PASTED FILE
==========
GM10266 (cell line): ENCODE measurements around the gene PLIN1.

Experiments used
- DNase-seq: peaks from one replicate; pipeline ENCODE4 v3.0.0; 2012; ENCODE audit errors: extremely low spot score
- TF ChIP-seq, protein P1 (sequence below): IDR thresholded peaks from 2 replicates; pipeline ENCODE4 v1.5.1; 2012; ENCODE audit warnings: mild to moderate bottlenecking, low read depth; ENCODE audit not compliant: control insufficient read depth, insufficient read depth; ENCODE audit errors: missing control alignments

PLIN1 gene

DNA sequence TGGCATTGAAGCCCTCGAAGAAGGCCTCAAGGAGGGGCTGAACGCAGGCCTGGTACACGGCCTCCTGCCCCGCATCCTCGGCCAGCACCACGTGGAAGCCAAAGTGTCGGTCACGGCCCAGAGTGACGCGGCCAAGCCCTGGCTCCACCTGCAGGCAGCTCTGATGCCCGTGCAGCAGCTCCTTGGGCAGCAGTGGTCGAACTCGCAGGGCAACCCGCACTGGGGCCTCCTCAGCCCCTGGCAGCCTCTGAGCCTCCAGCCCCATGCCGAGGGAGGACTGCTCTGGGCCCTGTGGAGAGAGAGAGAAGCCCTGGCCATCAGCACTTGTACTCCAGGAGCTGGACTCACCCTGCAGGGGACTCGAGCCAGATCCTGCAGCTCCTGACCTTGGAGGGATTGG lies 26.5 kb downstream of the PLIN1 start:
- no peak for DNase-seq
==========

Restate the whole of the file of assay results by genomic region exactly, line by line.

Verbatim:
GM10266 (cell line): ENCODE measurements around the gene PLIN1.

Experiments used
- DNase-seq: peaks from one replicate; pipeline ENCODE4 v3.0.0; 2012; ENCODE audit errors: extremely low spot score
- TF ChIP-seq, protein P1 (sequence below): IDR thresholded peaks from 2 replicates; pipeline ENCODE4 v1.5.1; 2012; ENCODE audit warnings: mild to moderate bottlenecking, low read depth; ENCODE audit not compliant: control insufficient read depth, insufficient read depth; ENCODE audit errors: missing control alignments

PLIN1 gene

DNA sequence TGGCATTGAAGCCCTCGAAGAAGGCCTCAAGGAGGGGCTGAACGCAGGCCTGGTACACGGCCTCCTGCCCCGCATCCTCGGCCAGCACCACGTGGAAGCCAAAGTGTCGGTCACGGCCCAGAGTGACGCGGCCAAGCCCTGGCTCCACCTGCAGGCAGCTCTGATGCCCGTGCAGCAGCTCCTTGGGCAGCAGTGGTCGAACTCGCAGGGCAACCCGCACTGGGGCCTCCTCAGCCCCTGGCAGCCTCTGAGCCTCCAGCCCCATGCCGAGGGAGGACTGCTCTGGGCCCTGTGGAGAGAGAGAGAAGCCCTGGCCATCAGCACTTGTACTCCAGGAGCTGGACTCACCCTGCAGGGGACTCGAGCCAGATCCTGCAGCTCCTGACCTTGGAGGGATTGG lies 26.5 kb downstream of the PLIN1 start:
- no peak for DNase-seq